Paris climate summit: how to make it a success
The leaders of 147 countries start gathering in Paris on Sunday for a 12-day diplomatic marathon aimed at producing a global agreement that can stave off catastrophic climate change.
The host, French President François Hollande, is determined to make a new global climate deal part of his legacy. He has refused to postpone the event, known as COP21, in the wake of the deadliest terrorist attacks in French history. For months, he has repeated that failure is simply not an option.
In the build-up to the summit, FRANCE 24 and others have widely reported on the human, ecological, and financial costs of failure to clinch a deal. But what exactly are the criteria for success? Here's a look at what is needed to avoid a repeat of the last-minute chaos that beset the previous UN climate summit in Copenhagen, in 2009.
It’s the most frequently quoted target of negotiations: keeping global warming below 2 degrees Celsius, without which low-lying lands are likely to be swamped by the oceans and climate patterns will be severely disrupted.
Individual states have been required to submit plans for voluntary cuts to greenhouse gas emissions with a view to meeting the 2°C target. Most countries – accounting for 90% of the world’s emissions – already have, but scientists say their pledges fall short of requirements.
There is still room for progress at the talks, though some big fossil fuel producers such as Russia, Canada and Australia are reluctant to cut further. Getting them to raise their game will be crucial to the summit’s success.it
It is all well and good pledging voluntary cuts, but what if states don’t keep their word? Earlier this month, US Secretary of State John Kerry cast a pall over summit preparations by declaring that the Paris deal would “definitely not” contain legally-binding obligations for individual states.
Both Hollande and the German chancellor, Angela Merkel, rushed to assert that the summit would indeed produce a “binding agreement”. But Amy Dahan, a climate specialist at France’s National Centre for Scientific Research (CNRS), says Kerry was simply “stating a matter of fact”.
She noted that any agreement clinched in Paris would only become legally binding after approval by individual parliaments, a step “that is simply unthinkable in a US Senate controlled by the Republican Party”.
Furthermore, the current lack of an international legal framework governing the environment means individual states have nothing to fear – other than worldwide opprobrium – should they forgo their own commitments.
As a result, it is best not to assess the summit’s success based on delegates’ competing claims that the final text is, or isn’t, legally binding.
Failure to produce a legally binding document is no reason to despair. In order to make up for this inherent flaw, France has been pushing hard for a special clause that would involve all nations revising their targets for slashing pollution every three to five years.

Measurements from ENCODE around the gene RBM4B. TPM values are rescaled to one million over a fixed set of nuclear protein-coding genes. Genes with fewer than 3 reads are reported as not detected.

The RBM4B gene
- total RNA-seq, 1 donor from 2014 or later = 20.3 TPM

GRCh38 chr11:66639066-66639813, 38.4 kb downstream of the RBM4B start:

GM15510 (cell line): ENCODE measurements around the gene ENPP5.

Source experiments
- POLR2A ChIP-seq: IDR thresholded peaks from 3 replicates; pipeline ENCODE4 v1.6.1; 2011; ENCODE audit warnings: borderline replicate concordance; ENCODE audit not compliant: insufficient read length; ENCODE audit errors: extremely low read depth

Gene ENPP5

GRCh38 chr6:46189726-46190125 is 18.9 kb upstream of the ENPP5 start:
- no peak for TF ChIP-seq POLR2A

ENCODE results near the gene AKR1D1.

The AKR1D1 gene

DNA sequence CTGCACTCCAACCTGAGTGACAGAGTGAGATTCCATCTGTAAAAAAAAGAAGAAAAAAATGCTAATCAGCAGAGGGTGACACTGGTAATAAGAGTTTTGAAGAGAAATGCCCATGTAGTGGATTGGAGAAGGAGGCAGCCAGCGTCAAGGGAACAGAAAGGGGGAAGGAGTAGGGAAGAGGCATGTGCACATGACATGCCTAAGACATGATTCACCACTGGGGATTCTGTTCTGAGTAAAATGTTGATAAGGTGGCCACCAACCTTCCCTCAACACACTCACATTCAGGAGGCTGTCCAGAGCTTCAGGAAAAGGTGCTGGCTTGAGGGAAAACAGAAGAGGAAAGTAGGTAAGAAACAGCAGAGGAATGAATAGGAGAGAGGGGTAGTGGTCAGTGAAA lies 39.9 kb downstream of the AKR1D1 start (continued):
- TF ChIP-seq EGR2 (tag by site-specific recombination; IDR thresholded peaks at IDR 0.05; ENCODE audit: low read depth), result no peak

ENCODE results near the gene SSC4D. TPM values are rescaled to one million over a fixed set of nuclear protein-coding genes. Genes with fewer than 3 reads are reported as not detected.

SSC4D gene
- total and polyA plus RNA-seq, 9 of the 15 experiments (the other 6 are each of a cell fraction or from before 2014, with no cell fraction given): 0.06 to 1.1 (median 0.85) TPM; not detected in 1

Under such a clause, countries that fail to deliver enough emission cuts could see their targets toughened. While still not legally binding, the arrangement would give the climate deal teeth and put pressure on the laggards.
The good news for Hollande is that China has said it is open to the clause – with one important caveat, says Dahan. According to the French specialist, Beijing has said it will accept a clause that reviews its pollution cuts, but not one that forces it to do more.
Still, says Dahan, China’s goodwill is a step in the right direction, particularly for a country “that seldom accepts violations of its national sovereignty”.
Either way, the inclusion of a revision clause in the final text would give France reason to celebrate a breakthrough in the fight against global warming. If China can be persuaded to forgo its condition, it would be even better.
Rich countries have pledged sweeping emission cuts, but getting them on board is only part of the job. Poorer nations have said they will only agree to a deal if the wealthy stick to the “Green Fund” promise made in Copenhagen six years ago, when they pledged to provide an annual $100 billion by 2020 to help the developing world invest in clean technologies and offset the damage of global warming.
Dahan says negotiations on this vexed point are “well behind”. She questions the OCDE’s recent claim that 60% of the money has already been allotted, noting that this “does not always involve hard cash and amounts in part to recycled development aid”.
Besides, there is still no concrete proposal on how to provide the remaining 40% of funding. Rich countries say they don’t want the money to come solely from the public purse. They want the private sector and the World Bank to help plug the hole, but there is no guarantee private firms will play ball.
If the rich are serious about climate change, they cannot afford to rely on the private sector’s goodwill. Failure to provide adequate assurances to the developing world means countries like India could prove uncooperative when it comes to slashing emissions.
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